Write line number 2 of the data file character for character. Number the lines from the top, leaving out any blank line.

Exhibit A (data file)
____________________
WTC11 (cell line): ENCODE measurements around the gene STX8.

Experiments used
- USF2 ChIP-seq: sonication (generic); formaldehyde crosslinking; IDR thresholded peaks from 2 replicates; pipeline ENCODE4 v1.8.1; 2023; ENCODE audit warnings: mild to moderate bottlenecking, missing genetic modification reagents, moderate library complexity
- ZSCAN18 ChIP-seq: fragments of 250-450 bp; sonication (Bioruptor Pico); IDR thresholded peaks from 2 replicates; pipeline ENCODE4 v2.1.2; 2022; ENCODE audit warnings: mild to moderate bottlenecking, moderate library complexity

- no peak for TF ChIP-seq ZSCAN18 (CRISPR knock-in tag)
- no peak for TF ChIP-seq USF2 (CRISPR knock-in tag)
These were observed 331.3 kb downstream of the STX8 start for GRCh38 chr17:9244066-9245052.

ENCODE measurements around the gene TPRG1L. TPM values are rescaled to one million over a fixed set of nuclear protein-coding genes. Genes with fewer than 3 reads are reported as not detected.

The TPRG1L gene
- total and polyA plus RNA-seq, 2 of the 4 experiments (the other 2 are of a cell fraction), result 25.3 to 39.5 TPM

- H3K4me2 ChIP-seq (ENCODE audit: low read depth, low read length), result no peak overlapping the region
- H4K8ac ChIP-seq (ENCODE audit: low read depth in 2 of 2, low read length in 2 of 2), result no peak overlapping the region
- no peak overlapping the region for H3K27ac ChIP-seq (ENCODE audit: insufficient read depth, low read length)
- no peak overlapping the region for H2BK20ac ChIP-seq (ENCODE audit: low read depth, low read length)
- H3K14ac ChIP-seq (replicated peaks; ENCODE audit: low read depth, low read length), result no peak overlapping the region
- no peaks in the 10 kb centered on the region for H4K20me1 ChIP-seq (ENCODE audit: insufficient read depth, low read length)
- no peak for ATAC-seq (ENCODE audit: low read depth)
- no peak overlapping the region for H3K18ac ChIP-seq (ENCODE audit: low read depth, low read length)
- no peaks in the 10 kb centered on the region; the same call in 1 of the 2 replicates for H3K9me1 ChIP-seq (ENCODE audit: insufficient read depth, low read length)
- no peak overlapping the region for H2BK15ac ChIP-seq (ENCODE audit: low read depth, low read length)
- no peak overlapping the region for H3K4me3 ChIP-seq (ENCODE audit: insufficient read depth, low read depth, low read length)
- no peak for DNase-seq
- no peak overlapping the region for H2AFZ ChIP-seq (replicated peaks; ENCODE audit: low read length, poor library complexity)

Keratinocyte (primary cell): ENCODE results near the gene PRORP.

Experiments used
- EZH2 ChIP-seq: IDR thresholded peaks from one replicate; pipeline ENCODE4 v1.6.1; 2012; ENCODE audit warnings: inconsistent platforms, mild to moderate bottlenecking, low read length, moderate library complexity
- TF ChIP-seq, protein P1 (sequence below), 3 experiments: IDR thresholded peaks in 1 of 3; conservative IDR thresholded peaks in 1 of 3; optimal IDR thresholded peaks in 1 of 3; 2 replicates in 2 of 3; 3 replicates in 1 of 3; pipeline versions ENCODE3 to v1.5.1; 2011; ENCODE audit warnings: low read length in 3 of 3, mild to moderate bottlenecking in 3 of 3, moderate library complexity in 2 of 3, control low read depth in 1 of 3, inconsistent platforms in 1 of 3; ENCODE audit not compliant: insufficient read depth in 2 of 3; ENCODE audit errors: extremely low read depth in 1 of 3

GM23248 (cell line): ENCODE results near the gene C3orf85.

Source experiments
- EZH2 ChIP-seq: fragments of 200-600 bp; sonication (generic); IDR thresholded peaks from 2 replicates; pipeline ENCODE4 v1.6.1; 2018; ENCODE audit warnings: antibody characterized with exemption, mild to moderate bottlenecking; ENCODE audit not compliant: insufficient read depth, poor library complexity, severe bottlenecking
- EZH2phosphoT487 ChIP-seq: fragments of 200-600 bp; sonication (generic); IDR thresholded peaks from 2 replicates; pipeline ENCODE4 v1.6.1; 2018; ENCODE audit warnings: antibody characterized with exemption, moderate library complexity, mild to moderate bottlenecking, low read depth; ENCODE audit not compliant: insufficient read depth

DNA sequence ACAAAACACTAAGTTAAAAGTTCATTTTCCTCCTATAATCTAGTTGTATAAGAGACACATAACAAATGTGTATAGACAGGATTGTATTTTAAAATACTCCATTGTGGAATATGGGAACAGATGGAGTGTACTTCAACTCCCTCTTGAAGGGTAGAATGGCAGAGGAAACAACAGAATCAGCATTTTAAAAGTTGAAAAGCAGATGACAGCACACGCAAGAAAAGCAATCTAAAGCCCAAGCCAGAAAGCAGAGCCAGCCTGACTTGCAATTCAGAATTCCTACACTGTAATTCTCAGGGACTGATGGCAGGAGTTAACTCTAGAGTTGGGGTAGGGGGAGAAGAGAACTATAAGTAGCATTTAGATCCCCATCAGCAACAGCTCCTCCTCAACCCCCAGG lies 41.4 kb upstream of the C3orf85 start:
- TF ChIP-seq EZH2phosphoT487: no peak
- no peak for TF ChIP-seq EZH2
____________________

Experiments used